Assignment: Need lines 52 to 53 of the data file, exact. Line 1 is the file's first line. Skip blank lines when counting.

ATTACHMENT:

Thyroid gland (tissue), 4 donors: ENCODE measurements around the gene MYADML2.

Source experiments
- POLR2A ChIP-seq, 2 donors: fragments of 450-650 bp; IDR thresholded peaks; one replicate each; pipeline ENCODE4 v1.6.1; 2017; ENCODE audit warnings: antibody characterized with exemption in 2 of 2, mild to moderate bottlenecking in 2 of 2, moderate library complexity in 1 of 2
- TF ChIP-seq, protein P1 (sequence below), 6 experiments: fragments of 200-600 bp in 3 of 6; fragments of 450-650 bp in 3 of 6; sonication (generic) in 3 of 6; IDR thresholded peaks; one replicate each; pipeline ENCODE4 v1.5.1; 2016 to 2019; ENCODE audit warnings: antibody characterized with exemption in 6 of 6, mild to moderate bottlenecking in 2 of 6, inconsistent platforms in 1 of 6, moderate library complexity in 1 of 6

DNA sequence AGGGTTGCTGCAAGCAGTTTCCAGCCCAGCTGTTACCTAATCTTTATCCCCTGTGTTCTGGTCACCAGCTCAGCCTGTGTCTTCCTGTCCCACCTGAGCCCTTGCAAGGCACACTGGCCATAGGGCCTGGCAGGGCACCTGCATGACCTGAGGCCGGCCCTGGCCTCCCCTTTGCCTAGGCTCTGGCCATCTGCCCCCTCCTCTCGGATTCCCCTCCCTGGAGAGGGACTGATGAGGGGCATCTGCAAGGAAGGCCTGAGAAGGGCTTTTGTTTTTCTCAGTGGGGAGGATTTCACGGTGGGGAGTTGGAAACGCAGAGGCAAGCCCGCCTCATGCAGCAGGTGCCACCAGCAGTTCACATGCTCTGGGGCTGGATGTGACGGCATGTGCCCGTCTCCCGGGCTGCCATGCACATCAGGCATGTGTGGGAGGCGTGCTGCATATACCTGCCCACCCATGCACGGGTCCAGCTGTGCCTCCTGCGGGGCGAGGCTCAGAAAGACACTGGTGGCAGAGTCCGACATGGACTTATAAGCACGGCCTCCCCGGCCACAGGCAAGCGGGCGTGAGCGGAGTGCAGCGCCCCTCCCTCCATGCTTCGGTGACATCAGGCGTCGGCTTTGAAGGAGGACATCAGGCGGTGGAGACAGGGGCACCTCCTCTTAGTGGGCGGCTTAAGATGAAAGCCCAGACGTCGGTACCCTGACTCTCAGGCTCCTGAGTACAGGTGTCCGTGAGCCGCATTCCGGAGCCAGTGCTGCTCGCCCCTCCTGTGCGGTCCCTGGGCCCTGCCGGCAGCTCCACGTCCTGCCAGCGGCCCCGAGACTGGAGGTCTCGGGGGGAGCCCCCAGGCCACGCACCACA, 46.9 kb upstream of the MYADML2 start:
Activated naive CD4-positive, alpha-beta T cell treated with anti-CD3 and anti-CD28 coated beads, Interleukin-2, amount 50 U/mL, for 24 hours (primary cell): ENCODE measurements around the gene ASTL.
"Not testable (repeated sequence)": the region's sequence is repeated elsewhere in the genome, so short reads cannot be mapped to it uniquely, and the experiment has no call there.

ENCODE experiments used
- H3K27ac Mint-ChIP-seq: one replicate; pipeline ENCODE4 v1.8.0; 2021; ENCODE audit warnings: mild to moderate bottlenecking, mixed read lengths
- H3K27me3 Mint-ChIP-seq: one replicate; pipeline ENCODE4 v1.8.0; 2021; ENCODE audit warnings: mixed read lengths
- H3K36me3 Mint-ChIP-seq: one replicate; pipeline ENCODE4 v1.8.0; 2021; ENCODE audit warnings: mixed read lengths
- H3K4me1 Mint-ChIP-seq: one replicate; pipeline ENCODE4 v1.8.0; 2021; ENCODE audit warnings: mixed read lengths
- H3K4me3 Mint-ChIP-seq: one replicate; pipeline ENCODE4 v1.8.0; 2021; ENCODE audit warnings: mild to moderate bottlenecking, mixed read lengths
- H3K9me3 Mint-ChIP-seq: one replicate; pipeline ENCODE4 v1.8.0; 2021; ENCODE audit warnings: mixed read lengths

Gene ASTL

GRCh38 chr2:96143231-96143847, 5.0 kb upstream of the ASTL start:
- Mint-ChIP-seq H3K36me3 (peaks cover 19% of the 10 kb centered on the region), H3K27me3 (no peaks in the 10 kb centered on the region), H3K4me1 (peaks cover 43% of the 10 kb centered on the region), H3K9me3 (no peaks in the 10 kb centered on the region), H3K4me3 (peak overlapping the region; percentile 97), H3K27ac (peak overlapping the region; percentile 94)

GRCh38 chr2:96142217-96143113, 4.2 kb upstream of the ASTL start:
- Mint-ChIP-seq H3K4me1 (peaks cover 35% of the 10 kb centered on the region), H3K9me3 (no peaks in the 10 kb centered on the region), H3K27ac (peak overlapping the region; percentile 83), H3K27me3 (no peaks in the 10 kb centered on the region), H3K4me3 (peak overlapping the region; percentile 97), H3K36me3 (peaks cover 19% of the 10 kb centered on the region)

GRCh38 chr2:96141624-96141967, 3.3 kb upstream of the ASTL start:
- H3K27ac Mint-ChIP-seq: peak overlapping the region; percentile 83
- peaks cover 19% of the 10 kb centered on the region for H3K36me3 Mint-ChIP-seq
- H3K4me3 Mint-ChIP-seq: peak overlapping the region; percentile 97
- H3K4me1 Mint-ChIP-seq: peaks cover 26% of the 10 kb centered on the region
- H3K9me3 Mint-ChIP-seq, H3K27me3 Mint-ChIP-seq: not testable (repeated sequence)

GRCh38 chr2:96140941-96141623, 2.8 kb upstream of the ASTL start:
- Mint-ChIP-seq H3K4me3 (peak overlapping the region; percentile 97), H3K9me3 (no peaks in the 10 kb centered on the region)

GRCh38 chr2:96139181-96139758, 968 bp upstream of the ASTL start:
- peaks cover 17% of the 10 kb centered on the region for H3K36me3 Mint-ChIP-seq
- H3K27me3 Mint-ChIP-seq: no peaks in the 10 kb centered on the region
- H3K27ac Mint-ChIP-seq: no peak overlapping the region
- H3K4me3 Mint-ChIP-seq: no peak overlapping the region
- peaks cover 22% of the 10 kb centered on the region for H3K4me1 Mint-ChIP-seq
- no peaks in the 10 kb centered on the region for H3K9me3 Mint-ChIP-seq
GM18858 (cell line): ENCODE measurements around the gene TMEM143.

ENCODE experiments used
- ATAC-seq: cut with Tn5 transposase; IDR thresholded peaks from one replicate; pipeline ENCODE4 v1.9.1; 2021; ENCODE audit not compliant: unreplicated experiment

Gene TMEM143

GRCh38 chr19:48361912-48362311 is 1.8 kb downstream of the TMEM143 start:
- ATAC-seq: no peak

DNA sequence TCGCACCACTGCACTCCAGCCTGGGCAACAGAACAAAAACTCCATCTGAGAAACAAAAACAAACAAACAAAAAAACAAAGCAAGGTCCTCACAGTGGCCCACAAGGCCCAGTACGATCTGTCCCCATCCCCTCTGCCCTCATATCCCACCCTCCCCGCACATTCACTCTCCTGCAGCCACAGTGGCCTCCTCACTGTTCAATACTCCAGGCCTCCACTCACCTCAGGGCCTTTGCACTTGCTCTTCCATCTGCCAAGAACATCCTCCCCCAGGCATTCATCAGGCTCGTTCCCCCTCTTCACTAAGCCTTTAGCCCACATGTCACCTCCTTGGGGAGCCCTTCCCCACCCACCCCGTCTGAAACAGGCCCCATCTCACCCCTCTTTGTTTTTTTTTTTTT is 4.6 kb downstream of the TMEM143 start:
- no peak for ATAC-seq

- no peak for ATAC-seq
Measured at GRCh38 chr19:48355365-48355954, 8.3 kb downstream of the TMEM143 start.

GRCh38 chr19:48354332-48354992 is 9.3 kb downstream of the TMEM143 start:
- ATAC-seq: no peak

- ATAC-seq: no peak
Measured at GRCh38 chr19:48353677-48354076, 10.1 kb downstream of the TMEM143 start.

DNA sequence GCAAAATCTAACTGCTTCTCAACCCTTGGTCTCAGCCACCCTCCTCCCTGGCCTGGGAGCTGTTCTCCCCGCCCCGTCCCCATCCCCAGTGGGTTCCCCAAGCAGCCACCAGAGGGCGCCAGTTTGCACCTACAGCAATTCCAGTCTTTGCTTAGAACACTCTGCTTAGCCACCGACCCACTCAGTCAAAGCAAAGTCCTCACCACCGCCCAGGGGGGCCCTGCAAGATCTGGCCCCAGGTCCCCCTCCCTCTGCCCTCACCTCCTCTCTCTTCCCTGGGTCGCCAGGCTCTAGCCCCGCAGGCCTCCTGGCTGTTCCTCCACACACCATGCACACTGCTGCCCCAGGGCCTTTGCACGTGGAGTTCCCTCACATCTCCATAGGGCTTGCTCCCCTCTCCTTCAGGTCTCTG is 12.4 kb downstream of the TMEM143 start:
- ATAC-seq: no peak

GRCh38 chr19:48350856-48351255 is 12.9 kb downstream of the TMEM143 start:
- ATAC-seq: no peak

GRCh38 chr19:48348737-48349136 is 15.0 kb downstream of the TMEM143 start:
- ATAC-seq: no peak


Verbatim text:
- ATAC-seq: no peak

GRCh38 chr19:48348737-48349136 is 15.0 kb downstream of the TMEM143 start: